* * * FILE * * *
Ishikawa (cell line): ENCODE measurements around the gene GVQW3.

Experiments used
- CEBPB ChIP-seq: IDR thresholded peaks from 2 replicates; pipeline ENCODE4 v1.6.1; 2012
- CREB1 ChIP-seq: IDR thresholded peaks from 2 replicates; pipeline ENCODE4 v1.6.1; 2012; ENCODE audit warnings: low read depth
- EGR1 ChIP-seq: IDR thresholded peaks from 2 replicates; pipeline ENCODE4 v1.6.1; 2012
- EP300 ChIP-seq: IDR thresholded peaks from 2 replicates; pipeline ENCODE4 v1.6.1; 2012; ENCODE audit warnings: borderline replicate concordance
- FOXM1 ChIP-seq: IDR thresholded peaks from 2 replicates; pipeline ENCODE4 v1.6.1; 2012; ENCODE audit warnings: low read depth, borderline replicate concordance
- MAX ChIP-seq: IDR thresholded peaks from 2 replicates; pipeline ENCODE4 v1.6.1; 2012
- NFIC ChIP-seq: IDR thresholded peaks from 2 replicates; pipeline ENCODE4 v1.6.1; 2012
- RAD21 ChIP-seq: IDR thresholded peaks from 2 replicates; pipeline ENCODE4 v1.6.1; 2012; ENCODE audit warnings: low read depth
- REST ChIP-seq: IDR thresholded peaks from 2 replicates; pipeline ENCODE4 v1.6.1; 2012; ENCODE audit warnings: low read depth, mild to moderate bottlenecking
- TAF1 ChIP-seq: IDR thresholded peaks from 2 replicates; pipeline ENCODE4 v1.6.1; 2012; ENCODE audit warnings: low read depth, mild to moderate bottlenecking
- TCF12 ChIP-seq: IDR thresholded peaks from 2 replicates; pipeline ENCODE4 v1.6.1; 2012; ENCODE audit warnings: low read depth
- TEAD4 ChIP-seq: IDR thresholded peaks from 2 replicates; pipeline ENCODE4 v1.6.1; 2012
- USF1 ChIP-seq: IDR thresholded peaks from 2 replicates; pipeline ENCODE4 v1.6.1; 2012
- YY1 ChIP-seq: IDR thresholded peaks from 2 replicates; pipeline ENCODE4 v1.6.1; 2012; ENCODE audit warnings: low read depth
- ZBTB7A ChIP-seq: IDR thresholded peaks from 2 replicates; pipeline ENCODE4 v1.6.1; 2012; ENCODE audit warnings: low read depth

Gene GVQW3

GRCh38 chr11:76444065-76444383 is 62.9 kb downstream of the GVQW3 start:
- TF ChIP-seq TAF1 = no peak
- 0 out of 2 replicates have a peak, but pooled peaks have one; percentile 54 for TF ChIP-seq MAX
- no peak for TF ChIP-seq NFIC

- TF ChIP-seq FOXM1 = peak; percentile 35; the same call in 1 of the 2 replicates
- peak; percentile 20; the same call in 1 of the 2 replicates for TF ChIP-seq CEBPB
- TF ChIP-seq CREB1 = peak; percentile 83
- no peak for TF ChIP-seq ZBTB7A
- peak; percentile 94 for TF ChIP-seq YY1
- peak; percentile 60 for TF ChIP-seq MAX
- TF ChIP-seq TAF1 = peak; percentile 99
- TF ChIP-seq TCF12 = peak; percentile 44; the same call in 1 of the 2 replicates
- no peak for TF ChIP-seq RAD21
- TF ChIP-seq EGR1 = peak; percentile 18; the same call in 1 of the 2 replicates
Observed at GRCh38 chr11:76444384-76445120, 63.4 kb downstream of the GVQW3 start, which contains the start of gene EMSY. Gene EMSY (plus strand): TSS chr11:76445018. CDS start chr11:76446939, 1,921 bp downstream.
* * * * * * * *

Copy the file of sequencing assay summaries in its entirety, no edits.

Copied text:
Ishikawa (cell line): ENCODE measurements around the gene GVQW3.

Experiments used
- CEBPB ChIP-seq: IDR thresholded peaks from 2 replicates; pipeline ENCODE4 v1.6.1; 2012
- CREB1 ChIP-seq: IDR thresholded peaks from 2 replicates; pipeline ENCODE4 v1.6.1; 2012; ENCODE audit warnings: low read depth
- EGR1 ChIP-seq: IDR thresholded peaks from 2 replicates; pipeline ENCODE4 v1.6.1; 2012
- EP300 ChIP-seq: IDR thresholded peaks from 2 replicates; pipeline ENCODE4 v1.6.1; 2012; ENCODE audit warnings: borderline replicate concordance
- FOXM1 ChIP-seq: IDR thresholded peaks from 2 replicates; pipeline ENCODE4 v1.6.1; 2012; ENCODE audit warnings: low read depth, borderline replicate concordance
- MAX ChIP-seq: IDR thresholded peaks from 2 replicates; pipeline ENCODE4 v1.6.1; 2012
- NFIC ChIP-seq: IDR thresholded peaks from 2 replicates; pipeline ENCODE4 v1.6.1; 2012
- RAD21 ChIP-seq: IDR thresholded peaks from 2 replicates; pipeline ENCODE4 v1.6.1; 2012; ENCODE audit warnings: low read depth
- REST ChIP-seq: IDR thresholded peaks from 2 replicates; pipeline ENCODE4 v1.6.1; 2012; ENCODE audit warnings: low read depth, mild to moderate bottlenecking
- TAF1 ChIP-seq: IDR thresholded peaks from 2 replicates; pipeline ENCODE4 v1.6.1; 2012; ENCODE audit warnings: low read depth, mild to moderate bottlenecking
- TCF12 ChIP-seq: IDR thresholded peaks from 2 replicates; pipeline ENCODE4 v1.6.1; 2012; ENCODE audit warnings: low read depth
- TEAD4 ChIP-seq: IDR thresholded peaks from 2 replicates; pipeline ENCODE4 v1.6.1; 2012
- USF1 ChIP-seq: IDR thresholded peaks from 2 replicates; pipeline ENCODE4 v1.6.1; 2012
- YY1 ChIP-seq: IDR thresholded peaks from 2 replicates; pipeline ENCODE4 v1.6.1; 2012; ENCODE audit warnings: low read depth
- ZBTB7A ChIP-seq: IDR thresholded peaks from 2 replicates; pipeline ENCODE4 v1.6.1; 2012; ENCODE audit warnings: low read depth

Gene GVQW3

GRCh38 chr11:76444065-76444383 is 62.9 kb downstream of the GVQW3 start:
- TF ChIP-seq TAF1 = no peak
- 0 out of 2 replicates have a peak, but pooled peaks have one; percentile 54 for TF ChIP-seq MAX
- no peak for TF ChIP-seq NFIC

- TF ChIP-seq FOXM1 = peak; percentile 35; the same call in 1 of the 2 replicates
- peak; percentile 20; the same call in 1 of the 2 replicates for TF ChIP-seq CEBPB
- TF ChIP-seq CREB1 = peak; percentile 83
- no peak for TF ChIP-seq ZBTB7A
- peak; percentile 94 for TF ChIP-seq YY1
- peak; percentile 60 for TF ChIP-seq MAX
- TF ChIP-seq TAF1 = peak; percentile 99
- TF ChIP-seq TCF12 = peak; percentile 44; the same call in 1 of the 2 replicates
- no peak for TF ChIP-seq RAD21
- TF ChIP-seq EGR1 = peak; percentile 18; the same call in 1 of the 2 replicates
Observed at GRCh38 chr11:76444384-76445120, 63.4 kb downstream of the GVQW3 start, which contains the start of gene EMSY. Gene EMSY (plus strand): TSS chr11:76445018. CDS start chr11:76446939, 1,921 bp downstream.